The family tree branches a new direction
On the shoulders of giants, Bryan Waytula carried his family’s line of artistic creativity forward into a new generation; only, he made it his own. Waytula specializes in the visual art of drawing.
Bryan Waytula’s drawing Mother Earth depicts his own mother, Vivian Garner-Cottrell, in her youth, dressed in her regalia. It is a representation of Mother Earth taking human form.
He is a graphic artist who hails from Sand Springs, Oklahoma, and is known for two drastically different styles. With a more interpretive use of repetitive circles, he mediates emotional tone and plays with eye-catching color. In contrast, he also dives into photorealistic imagery in his depictions of Native American subjects and sports figures.
A glance at his portfolio uncovers Waytula’s knack for still life and portraits. A deeper dive exposes his selection of animal art, children’s books and coloring books.
Though he admits he isn’t as gifted in the art of basketry as his matrilineal heritage, it is something he recalls sharing with his mother and grandmother and something for which he holds a deep respect.
“I was amazed at what they could do with their hands and how they taught us the traditional way of making baskets,” Waytula said.
He said his grandmother always supported creativity in any form and suggested he try drawing.
One of Waytula’s pieces, Cherokee Treasure, employs his unique use of many small, colorful circles to honor Betty Scraper-Garner in a blue gown weaving a basket out of reed.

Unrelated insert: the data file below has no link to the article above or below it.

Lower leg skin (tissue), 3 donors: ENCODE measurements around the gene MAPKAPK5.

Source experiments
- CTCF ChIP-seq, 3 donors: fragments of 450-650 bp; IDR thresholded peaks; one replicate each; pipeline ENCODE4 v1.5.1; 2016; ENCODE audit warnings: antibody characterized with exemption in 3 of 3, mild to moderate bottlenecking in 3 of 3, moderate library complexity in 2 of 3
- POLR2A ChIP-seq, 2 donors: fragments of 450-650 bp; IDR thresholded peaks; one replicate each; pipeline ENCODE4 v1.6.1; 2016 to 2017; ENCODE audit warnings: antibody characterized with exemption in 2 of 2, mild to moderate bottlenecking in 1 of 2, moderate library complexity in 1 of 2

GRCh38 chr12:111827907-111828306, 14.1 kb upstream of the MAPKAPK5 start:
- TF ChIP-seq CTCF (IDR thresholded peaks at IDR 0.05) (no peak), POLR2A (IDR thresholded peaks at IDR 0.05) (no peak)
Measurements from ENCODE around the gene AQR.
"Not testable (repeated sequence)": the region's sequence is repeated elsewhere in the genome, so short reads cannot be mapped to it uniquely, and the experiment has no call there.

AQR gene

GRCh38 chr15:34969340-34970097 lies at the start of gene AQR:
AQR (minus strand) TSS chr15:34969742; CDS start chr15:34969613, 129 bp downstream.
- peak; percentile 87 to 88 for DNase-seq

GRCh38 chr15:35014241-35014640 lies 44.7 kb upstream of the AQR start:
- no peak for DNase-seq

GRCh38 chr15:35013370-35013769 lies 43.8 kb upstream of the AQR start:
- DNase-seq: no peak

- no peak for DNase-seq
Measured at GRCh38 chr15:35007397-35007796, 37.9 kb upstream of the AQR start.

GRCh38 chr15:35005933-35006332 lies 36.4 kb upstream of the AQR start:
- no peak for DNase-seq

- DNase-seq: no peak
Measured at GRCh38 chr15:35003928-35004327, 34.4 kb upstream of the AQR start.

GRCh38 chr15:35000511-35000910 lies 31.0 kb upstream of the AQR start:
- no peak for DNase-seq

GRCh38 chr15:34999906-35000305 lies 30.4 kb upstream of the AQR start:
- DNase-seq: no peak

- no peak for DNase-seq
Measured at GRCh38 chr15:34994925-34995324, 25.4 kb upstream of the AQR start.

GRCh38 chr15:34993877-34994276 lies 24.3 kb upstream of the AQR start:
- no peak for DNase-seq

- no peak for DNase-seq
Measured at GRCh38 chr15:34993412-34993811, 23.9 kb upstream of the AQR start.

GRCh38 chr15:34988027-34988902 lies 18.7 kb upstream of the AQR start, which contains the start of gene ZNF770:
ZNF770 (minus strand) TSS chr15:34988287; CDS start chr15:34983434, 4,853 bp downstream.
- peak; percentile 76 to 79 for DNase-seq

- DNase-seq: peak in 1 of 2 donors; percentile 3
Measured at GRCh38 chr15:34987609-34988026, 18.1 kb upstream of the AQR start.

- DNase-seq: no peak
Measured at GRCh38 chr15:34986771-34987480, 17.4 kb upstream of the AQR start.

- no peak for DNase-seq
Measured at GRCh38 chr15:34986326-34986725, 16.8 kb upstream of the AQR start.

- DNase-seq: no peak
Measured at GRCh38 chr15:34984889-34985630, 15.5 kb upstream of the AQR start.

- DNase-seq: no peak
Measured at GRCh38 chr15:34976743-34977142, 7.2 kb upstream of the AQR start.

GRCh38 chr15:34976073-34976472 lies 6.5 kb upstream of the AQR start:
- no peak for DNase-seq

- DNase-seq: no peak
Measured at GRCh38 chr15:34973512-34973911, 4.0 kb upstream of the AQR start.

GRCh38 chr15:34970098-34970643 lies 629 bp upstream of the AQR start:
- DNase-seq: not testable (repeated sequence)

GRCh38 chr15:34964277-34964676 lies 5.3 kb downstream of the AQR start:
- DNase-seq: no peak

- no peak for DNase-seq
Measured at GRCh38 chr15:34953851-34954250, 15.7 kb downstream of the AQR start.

Almost like the pointillism seen in Georges Seurat’s 1884 A Sunday Afternoon on the Island of La Grande Jatte, an up close viewing of the artwork is an entirely different experience than a look from far away.
Waytula’s mother is the subject for one of his most popular and best-selling drawings, “Mother Earth.” It depicts Cottrell in her youth, dressed in regalia. It is a representation of Mother Earth taking human form. He used many bright colors to bring to mind the warm core of the earth, the vibrant grass and trees, the mountain ranges, plains, canyons, soil, streams and oceans.
“My mom is a Cherokee Treasure, but each story she tells, prayer she says and basket she weaves is a treasure all its own,” Waytula said.
“I would love to one day hold the honor of Master Craftsmen as my mother and grandmother. I hope to make them proud with the artwork I do to spread our heritage and stories,” he said.
Anyone interested in catching a peak of Waytula’s drawing can find them on display through May 12 at the ARTesian Gallery and Studios, 100 W. Muskogee St. in Sulphur. The ARTesian Gallery and Studios is open 8 a.m. to 7 p.m. Monday-Friday, and 10 a.m. to 7 p.m. Saturday.
For a more face-to-face experience with Waytula or Cottrell, a trip to Sulphur over Memorial Day weekend for the Artesian Arts Festival might be a better option.
The Artesian Arts Festival
The Chickasaw Nation is hosting the 2018 Artesian Arts Festival, 10 a.m. to 6 p.m., Saturday, May 26, at the Artesian Plaza. Vivian Garner Cottrell and Bryan Waytula have both planned artist booths for the event.
A celebration of all types of art, with an emphasis on Native American art and artists, the Artesian Arts Festival features diverse art media and a variety of visual art including paintings, basketry, jewelry, sculpture, metalworking, bead work, textiles and pottery.
Open to the public at no charge, this family-friendly event features children’s activities, food trucks, live music performances and more.
The Artesian Plaza is located adjacent to the Artesian Hotel and Spa, 1001 W. First Street, Sulphur. For more information, contact Chickasaw Nation Arts & Humanities at 580-272-5525 or email firstname.lastname@example.org.